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It seems fairly uncontroversial to say that NN based approaches are becoming quite powerful tools in many AI areas - whether recognising and decomposing images (faces at a border, street scenes in automobiles, decision making in uncertain/complex situations or with partial data). Almost inevitably, some of those uses will develop into situations where NN-based AI takes on part or all of the human burden, and generally does it better than people generally do.

Examples might include NN hypothetically used as steps in self-driving cars, medical diagnosis, human/identity verification, circuit/design verification, dubious transaction alerting. Probably many fields in the next decade or so.

Suppose this happens, and is generally seen as successful (for example, it gets diagnoses right 80% to human doctors' 65% or something, or cars with AI that includes an NN component crash 8% less than human-driven cars or alternatives, or whatever).

Now - suppose one of these aberrantly and seriously does something very wrong in one case. How can one approach it? With formal logic steps one can trace a formal decision process, but with NN there may be no formal logic, especially if it gets complex enough (in a couple of decades say), there are just 20 billion neural processors and their I/O weightings and connections, it may not be possible to determine what caused some incident even if lives were lost. It also may not be possible to say more than the systems continually learn and such incidents are rare.

I also haven't heard of any meaningful way to do a "black box" or flight recorder equivalent for NNs, (even if not used I a life-critical case), that would allow us to understand and avoid a bad decision. Unlike other responses to product defects, if a NN could be trained after the event to fix one such case, it doesn't clearly provide the certainty we would want, that the new NN setup has fixed the problem, or hasn't reduced the risk and balance of other problems in so doing. It's just very opaque. And yet, clearly, it is mostly very valuable as an AI approach.

In 20 years if NN is an (acknowledged as safe and successful) component in a plane flight or aircraft design, or built into a hospital system to watch for emergencies, or to spot fraud at a bank, and has as usual passed whatever regulatory and market requirements might exist and performed with a good record for years in the general marketplace, and then in one case such a system some time later plainly misacts on one occasion - it dangerously misreads the road, recommends life-damaging medications or blatantly misdiagnoses, or clears a blatant £200m fraudulent transaction at a clearing bank that's only caught by chance before the money is sent.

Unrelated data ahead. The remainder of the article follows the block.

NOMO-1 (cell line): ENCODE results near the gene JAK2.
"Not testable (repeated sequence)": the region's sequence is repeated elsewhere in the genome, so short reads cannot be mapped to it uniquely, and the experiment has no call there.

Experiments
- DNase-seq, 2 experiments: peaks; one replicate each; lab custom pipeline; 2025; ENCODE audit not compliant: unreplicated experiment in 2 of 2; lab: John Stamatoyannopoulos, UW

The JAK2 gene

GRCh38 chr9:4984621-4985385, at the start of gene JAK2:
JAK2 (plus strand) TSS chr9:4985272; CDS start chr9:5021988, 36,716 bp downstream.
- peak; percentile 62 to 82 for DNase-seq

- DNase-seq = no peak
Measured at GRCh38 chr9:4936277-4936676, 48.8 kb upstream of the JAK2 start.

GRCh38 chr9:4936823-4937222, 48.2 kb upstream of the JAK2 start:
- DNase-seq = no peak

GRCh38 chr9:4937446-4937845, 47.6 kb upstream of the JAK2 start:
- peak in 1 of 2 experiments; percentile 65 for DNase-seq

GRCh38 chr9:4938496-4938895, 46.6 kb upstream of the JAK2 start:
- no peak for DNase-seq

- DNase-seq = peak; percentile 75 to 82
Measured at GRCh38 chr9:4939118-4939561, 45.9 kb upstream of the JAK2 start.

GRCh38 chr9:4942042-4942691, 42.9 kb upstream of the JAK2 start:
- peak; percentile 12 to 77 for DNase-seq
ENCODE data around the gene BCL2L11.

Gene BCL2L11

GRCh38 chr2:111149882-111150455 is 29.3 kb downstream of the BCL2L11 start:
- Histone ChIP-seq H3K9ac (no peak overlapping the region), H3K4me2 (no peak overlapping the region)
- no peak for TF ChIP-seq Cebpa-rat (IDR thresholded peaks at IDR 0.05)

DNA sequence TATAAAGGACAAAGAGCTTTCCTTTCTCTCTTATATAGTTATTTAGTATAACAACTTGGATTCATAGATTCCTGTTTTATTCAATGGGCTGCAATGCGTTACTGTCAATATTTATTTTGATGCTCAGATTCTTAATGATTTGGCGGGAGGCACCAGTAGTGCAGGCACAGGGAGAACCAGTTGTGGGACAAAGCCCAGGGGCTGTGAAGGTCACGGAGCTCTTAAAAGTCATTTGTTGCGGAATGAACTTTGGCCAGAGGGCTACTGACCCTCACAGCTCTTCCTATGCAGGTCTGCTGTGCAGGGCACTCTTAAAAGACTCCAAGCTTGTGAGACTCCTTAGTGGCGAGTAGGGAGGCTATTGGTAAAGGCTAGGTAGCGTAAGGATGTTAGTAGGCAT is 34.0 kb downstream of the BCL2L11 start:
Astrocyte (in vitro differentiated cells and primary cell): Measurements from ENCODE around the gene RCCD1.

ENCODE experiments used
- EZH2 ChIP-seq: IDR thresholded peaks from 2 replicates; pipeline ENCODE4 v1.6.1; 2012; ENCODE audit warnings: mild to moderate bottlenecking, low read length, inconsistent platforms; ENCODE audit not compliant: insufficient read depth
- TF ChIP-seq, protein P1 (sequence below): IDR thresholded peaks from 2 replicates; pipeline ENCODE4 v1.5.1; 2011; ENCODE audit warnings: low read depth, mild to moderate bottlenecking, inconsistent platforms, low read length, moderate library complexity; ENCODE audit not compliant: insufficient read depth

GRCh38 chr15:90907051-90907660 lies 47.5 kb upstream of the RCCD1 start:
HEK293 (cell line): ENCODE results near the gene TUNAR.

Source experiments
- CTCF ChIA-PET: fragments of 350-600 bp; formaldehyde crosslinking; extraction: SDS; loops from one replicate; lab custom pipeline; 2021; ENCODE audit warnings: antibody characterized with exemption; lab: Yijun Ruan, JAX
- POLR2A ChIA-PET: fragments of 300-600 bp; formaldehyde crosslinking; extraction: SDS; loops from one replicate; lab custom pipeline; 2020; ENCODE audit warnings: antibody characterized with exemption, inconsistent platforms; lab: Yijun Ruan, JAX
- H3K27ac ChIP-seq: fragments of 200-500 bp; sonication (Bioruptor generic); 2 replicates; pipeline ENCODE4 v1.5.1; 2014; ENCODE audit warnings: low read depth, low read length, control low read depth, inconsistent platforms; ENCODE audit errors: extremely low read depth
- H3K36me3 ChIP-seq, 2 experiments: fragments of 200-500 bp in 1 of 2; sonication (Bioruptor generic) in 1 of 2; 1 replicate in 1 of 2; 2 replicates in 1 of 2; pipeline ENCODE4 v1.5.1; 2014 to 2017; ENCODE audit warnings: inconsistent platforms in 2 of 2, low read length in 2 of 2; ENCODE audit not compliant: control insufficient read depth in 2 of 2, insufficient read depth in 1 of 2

What can the manufacturer do to address public or market concerns, or to explain the incident? What do the tech team do when told by the board "how did this happen and make damn sure it's fixed"? What kind of meaningful logs can be kept, etc.? Would society have to just accept that uncertainty and occasional wacky behavior could be inherent (good luck with the convincing society of that!)? Or is there some better way to approach logging/debugging/decision activity more suited to NNs?

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If the observation that the neural network saw was recorded, then yes the prediction can be explained.

There was a paper written fairly recently on this topic called "Why Should I Trust You?": Explaining the Predictions of Any Classifier (2016). In this paper, the author described an algorithm called LIME which is able to explain any machine learning models predictions. It can be used to establish why a machine learning model made a prediction, help a data scientist debug a model, and help a data scientist improve the accuracy of a specific model. LIME can be used to explain the predictions of any neural network including CNNs, RNNs, and DNNs.

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